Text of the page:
Entrepreneur

The Worst Thing You’ve Ever Done

Over the last year, I have been blown away by my experiences with Defy Ventures, an organization that gives business training and mentoring to people with criminal backgrounds. I must admit I was pretty nervous the first time I walked into a room filled with people who had rap sheets, but after everyone introduced themselves with a bear hug, and I got to hear why these people were choosing to change their lives, I could no longer hold on to my fear or negative assumptions.

 A Clean Slate  Through her M.B.A.-style program, Defy Ventures, Catherine Rohr is helping former prisoners, including Maliki Cottrell (left) and Marlon Llin (center), learn how to launch their own companies.

A Clean Slate Through her M.B.A.-style program, Defy Ventures, Catherine Rohr is helping former prisoners, including Maliki Cottrell (left) and Marlon Llin (center), learn how to launch their own companies. Photo credit: Miller Mobley

I believe in potential; I believe that people grow and become better versions of themselves, and I know that I’m not the only one. But in The United States, we do not extend that faith to people who have been behind bars.

What would it be like if you were permanently known for the worst thing you’ve ever done?

This is a line from Catherine Rohr’s article in Inc. CEO and Founder of Defy Ventures, she has helped transform the lives of thousands of motivated individuals, and by extension, strengthen the communities and families that they came from.

I urge you to read this article. I urge you to question the beliefs that you have. I urge you to support an organization that bolsters our society with the very people who are shunned by society. Oh yeah, and I urge you to like them on facebook!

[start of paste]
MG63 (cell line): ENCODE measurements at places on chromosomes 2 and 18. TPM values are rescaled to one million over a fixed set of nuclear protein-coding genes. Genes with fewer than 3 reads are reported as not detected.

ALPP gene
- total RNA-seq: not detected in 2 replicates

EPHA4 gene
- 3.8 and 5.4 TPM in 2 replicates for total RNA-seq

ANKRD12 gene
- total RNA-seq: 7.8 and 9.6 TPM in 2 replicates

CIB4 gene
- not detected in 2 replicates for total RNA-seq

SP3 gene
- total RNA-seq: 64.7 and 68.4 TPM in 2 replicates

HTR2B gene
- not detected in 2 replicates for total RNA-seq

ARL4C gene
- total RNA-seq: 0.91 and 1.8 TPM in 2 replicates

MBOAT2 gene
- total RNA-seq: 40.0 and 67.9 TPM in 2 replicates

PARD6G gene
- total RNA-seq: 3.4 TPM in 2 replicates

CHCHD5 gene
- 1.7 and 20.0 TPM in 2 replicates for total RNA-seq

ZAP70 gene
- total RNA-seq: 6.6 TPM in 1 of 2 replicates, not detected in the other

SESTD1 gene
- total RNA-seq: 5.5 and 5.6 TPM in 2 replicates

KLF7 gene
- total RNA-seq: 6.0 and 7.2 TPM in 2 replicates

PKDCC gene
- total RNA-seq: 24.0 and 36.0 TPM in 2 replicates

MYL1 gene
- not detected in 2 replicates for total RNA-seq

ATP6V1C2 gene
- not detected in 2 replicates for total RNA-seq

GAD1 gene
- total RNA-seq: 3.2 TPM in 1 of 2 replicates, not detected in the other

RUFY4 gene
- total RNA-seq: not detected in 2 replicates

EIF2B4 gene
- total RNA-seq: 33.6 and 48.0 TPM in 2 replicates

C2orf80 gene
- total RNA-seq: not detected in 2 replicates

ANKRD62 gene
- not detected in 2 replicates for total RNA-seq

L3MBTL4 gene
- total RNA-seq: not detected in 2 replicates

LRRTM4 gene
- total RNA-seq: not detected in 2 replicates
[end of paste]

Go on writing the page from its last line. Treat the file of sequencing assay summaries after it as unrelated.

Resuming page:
I’ve got a case of the doubts.

Lately I’ve been feeling guilty and confused. I set out on this HeSo Project in an effort to make my happiness and fulfillment a priority. I wanted to find a job that satisfied me spiritually as well as financially. I wanted to challenge myself to be creative and take risks. I assumed this meant being an entrepreneur.

I certainly felt creative and challenged while starting BeddyBye. I learned so much about creating an LLC, and dealing with internet business. I took courses in starting a small business. I hired a consultant to figure out the logistics of working with plastic. I made countless sketches, revised the design, and made four different prototypes. I was talking to safety engineers and manufacturing experts. It really felt like it was going to happen. Then…I lost interest (or perhaps confidence). The steamroller of doubt squashed this dream.